Scare tactics

Friedgen makes Terps watch the horror flick

Friedgen makes Terps watch the horror flick

October 14, 2004|by BOB PARASILITI

COLLEGE PARK, Md. - Lou Lombardo was feeling down and thought he was about to get a boot mark as a memento of his weekend.

The University of Maryland offensive lineman would have been a great target to get kicked. He was down after one of Maryland's worst games - a 20-7 loss Saturday to Georgia Tech. And then on Monday, it looked like it was about to get worse.

"We walked in and saw up on the board that the offense was having a meeting with coach (Ralph) Friedgen," Lombardo said. "I thought it was going to be a chew-up session."


Lombardo may have had every reason to expect the worst. Maryland's offense was abysmal. It managed just 81 yards, saw starting quarterback Joel Statham pulled midway through the third quarter and had true freshman Jordan Steffy finish the game.

The Terps were not only down, they were out in the game.

But instead of getting loud, Friedgen elected to get insightful. Instead of a butt-kicking, the coach elected to show the team some really bad home movies - films from the Saturday loss.

"We showed the tape of the game to the players," Friedgen said. "We showed them all the things that went wrong. Everyone has to do their jobs. Mental mistakes take away the opportunity to make plays."

The theory behind the horror-flick matinee was to show the team that the disappointing loss shouldn't be saddled on just Statham.

"We went through a tough game this past weekend and after looking at the film, I felt our offense played poorly," Friedgen said. "I felt we could've done a better job coaching, but Georgia Tech played very well on defense and gave us a lot of problems and they are to be commended."

"I think it was important to watch the tape as a whole team," he said. "If you do it together, it shows everyone that if they make a mental error, how it affects the play down the line. The players usually watch the tape in their groups and see the mistake, but don't see how it affected the play."

Friedgen's meeting was well received by the players.

"We were getting to the point where we would make a mistake and say, 'It wasn't a big one,'" Lombardo said. "This meeting showed us the big picture. One little mistake might not impact the initial moment, but it will have an effect down the line. It showed us the big picture of what we do. I thought it was a great meeting and I hope we have it again whether we win or lose."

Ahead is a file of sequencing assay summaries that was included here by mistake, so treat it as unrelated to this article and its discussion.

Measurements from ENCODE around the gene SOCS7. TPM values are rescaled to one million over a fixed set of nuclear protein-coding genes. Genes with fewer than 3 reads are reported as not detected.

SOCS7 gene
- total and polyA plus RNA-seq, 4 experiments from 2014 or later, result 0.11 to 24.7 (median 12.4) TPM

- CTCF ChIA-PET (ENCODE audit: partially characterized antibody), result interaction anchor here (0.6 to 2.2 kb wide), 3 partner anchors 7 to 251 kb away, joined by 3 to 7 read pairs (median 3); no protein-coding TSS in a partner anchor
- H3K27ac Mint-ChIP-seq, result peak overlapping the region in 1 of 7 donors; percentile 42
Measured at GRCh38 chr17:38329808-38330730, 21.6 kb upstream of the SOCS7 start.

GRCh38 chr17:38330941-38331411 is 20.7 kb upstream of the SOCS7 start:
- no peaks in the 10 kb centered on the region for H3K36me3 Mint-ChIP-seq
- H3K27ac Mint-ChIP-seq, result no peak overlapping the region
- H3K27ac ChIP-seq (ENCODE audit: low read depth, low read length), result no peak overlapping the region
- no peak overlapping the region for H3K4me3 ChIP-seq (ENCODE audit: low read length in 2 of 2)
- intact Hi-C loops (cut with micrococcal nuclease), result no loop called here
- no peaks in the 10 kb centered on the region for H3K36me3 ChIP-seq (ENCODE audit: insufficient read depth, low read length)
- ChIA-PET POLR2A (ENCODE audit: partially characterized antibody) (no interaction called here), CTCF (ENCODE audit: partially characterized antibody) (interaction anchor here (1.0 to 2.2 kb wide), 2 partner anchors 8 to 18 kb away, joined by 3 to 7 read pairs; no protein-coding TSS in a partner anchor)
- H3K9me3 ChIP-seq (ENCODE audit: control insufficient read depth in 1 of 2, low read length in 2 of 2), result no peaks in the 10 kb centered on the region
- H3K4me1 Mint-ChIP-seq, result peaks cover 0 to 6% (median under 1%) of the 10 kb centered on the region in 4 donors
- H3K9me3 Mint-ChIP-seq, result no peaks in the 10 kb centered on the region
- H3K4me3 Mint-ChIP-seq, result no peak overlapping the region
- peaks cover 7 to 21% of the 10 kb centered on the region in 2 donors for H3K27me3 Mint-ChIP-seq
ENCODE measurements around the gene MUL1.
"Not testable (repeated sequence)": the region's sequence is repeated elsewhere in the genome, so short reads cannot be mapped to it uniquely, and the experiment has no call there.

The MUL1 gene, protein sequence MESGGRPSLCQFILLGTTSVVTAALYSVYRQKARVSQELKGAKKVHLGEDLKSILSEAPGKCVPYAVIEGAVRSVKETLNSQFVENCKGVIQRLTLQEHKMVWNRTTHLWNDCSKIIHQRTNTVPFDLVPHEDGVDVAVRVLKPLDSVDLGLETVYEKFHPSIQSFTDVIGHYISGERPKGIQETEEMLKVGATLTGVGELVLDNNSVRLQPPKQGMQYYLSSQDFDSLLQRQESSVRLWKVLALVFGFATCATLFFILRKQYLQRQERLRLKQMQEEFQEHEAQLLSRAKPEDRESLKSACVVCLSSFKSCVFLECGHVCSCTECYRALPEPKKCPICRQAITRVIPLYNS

The meeting showed the cause-and-effect nature of teamwork to the Terps.

"If you watch the film just with the offensive line, I say to myself, 'I didn't do a great job on the play, but the quarterback rolled out and passed away from my block. It was my fault, but it wasn't my fault.' When you see the full view, when I made my mistake, it made the quarterback throw the ball earlier than we wanted."

One of the things the film session proved was how Maryland was outplayed by Georgia Tech's blitzing defense.

"I hate to say it, but I was one of the guys who broke down in this game," Lombardo said. "We scouted them and we could call out their blitzes, but for some reason we couldn't handle it. We knew the blitzes were coming and we knew how to spot it, but we couldn't stop it."

Lombardo said the meeting created a new atmosphere at practice Monday. Players got more vocal on the field and in the huddle, and players began recognizing different things in plays and calling them out before the snap.

"If we didn't do something right, we went back and did it again," Lombardo said. "(Friedgen) is willing to keep us out there all day and all night to get things right and to get rid of mistakes."

Maryland's overall poor play started a quarterback controversy for the Terps. Speculation has been swirling around whether Statham or Steffy will start. Friedgen didn't commit to either quarterback at his weekly Tuesday media conference, but opened up the position to competition.

The hope of the move was to build two good quarterbacks. The hope of the team film session was a move to build a better season for the Terps.

"It's our job (as coaches) to put them in the situations and it's their job to make plays," Friedgen said. "I have a lot of confidence in these kids. They are fighters. We have to play the way we are capable of playing and the coaches have to put them in the right situations to do it."

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